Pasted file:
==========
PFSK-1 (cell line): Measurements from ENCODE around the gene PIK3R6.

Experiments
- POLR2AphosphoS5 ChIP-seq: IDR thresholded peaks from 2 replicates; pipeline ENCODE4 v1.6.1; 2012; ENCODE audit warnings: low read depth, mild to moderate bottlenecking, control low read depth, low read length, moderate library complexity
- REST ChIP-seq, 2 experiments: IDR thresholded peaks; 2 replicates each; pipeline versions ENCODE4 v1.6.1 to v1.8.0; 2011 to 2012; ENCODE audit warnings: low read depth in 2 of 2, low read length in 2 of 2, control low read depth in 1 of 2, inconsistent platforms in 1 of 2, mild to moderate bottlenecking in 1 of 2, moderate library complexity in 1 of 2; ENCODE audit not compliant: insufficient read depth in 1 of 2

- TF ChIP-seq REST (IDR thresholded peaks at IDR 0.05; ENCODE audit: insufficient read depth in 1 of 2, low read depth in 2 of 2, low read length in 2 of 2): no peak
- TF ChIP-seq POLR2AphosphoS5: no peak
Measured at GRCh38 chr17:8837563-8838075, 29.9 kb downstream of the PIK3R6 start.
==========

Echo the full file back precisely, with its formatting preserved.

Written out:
PFSK-1 (cell line): Measurements from ENCODE around the gene PIK3R6.

Experiments
- POLR2AphosphoS5 ChIP-seq: IDR thresholded peaks from 2 replicates; pipeline ENCODE4 v1.6.1; 2012; ENCODE audit warnings: low read depth, mild to moderate bottlenecking, control low read depth, low read length, moderate library complexity
- REST ChIP-seq, 2 experiments: IDR thresholded peaks; 2 replicates each; pipeline versions ENCODE4 v1.6.1 to v1.8.0; 2011 to 2012; ENCODE audit warnings: low read depth in 2 of 2, low read length in 2 of 2, control low read depth in 1 of 2, inconsistent platforms in 1 of 2, mild to moderate bottlenecking in 1 of 2, moderate library complexity in 1 of 2; ENCODE audit not compliant: insufficient read depth in 1 of 2

- TF ChIP-seq REST (IDR thresholded peaks at IDR 0.05; ENCODE audit: insufficient read depth in 1 of 2, low read depth in 2 of 2, low read length in 2 of 2): no peak
- TF ChIP-seq POLR2AphosphoS5: no peak
Measured at GRCh38 chr17:8837563-8838075, 29.9 kb downstream of the PIK3R6 start.